Good thing they don’t believe anything you tell them about him.

  6. I suspect that in 200 years this will be a Muslim dominated world. To what extent will depend on a lot of things. Given rural America’s penchant for fundamentalism, switching to Islam would not be a difficult thing to do. Here are some links that describe the growth of Islam.

    As someone said in this email string, I am glad I won’t be around.

    1. ‘It’s not like Britain is becoming a more hospitable place for them.’

      Why is that? Are you saying that antisemitism is on the increase in Britain?

      1. Just google “Jeremy Corbyn anti-semitism”.

        Ignore any results from The Guardian – these days they are about as unbiased as HuffPo.

  7. I agree with Humanists UK that the question wording seems designed to overestimate the number of religious: “What is your religion?” carries with it the implicit assumption that a religion is something everyone has, like a shoe size. A much more realistic percentage would be got from asking 1) Do you have a religion? 2) If yes, what is it? – but of course that implies that whoever is asking the question *wants* a realistic percentage …

    The growth in “nones” I think is due to the collapse of the broader cultural definitions of the word “Christian” that used to be common in Britain: the idea that the word referred to a certain upright way of behaving, or an identification with white European, protestant civilization, or membership (however loose) of an institution, rather than mentally assenting to a set of theological propositions. All of those broader, fuzzier definitions are more or less moribund now, and as each decade passes those who used them, and thought with them, are gradually replaced by generations for whom the word “Christian” refers to a specific set of beliefs. In other words, as time passes the percentage of admitted “nones” more and more accurately reflects the percentage that, in truth, they probably have been in Britain for a long while.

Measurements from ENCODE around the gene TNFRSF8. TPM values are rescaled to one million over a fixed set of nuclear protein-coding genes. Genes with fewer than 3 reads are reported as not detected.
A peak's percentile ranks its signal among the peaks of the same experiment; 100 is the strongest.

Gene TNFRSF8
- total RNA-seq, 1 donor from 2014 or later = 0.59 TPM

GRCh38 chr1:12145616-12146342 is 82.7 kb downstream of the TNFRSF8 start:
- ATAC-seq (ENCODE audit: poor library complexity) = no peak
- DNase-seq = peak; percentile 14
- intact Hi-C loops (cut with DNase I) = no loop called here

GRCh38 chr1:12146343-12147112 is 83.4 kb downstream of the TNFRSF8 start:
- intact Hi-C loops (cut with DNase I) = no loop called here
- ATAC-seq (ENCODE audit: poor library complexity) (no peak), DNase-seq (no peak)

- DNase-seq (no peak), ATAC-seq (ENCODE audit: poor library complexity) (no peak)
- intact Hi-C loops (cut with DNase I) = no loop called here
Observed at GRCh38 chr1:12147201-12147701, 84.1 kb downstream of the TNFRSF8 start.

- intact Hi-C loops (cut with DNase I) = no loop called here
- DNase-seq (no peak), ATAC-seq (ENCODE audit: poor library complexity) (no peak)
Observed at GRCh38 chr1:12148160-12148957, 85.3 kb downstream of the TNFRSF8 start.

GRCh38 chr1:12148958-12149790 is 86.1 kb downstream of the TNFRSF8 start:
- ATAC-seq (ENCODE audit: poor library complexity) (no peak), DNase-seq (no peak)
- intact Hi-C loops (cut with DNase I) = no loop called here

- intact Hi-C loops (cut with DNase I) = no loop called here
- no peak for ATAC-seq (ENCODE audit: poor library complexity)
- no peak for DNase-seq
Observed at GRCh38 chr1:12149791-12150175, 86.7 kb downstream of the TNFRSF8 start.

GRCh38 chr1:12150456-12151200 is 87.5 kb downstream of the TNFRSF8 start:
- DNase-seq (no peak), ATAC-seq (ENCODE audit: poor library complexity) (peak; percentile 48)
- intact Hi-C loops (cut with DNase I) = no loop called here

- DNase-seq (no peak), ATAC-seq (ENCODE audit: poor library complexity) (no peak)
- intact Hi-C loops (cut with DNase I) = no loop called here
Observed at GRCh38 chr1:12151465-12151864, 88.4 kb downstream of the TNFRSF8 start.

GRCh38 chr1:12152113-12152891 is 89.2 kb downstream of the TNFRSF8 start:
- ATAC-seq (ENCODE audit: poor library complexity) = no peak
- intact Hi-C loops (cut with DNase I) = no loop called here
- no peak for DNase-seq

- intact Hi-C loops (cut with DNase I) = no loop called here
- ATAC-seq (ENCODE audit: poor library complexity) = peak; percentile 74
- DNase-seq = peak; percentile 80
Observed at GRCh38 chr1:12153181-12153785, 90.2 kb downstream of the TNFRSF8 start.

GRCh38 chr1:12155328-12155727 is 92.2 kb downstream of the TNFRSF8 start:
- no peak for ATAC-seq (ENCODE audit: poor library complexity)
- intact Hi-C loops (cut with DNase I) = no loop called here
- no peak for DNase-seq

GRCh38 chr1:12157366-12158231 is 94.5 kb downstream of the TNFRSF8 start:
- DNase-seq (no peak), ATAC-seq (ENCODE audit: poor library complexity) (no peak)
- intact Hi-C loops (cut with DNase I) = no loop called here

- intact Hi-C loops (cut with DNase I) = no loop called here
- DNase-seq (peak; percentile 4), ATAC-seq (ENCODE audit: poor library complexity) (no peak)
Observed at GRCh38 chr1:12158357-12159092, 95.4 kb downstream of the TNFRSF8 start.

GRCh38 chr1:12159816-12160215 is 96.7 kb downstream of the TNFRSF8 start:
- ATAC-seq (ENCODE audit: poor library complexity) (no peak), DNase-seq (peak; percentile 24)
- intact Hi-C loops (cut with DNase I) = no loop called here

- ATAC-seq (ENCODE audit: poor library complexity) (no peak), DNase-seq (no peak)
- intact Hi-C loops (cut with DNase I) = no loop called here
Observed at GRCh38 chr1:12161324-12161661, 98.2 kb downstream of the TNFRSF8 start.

8. I do not see Islam disappearing any time soon, even in the West. As a religion Islam seems resistant to reform because of the unquestionable authority of the Koran and other more-or-less contemporary writings. Also Christians can believe as little or as much as they wish, and nobody needs to know. Muslims in the West are expected to publicly demonstrate their adhesion, creating a separate society where for example women are expected to wear the hijab.

    1. Don’t you think that children of Western Muslim families are becoming more secular?

      I listen to Catholic radio in the US — a problem they discuss often is the tendency of children to leave the faith while attending secular universities.

      1. All cults bemoan the “loss” of their children who grow up normal and move on. Don’t think about that, its frightening.

  9. Admittedly I’m feeling a bit pessimistic right now, but even correcting for that, my prediction is that in 200 years time there will still be a huge number of people – about 50% of us – believing in utter BS. Also admittedly, the BS may be different flavours to todays BS.

    1. Thanks Murali, a very interesting report. A few things struck me looking at that graph:
      1. The timeline over which the growth of nones happened, with its sudden uptick starting in 2006 and continuing today, makes a mockery of the sneerers — many of them supposedly atheists themselves, like John Gray — who claim that the Four Horsemen and their ilk have had no effect.
      2. The growth in nones has clearly mostly come from “Mainline Protestants” — that is, the more intellectually sophisticated denominations and groupings within American protestantism. For the last two hundred years, this group and its counterparts all over the world has always been the one closest to abandoning faith altogether — the last stop, as it were, on the road from a faith-based to an evidence-based view of reality.
      3. Despite that, “nones” have managed to draw members from *every other* group as well. That’s particularly heartening.

  10. `In 200 years religion will have largely disappeared from the West`

    You mean among Christians and Jews. There is no sign this will happen to the non-negligible population of muslims in the West.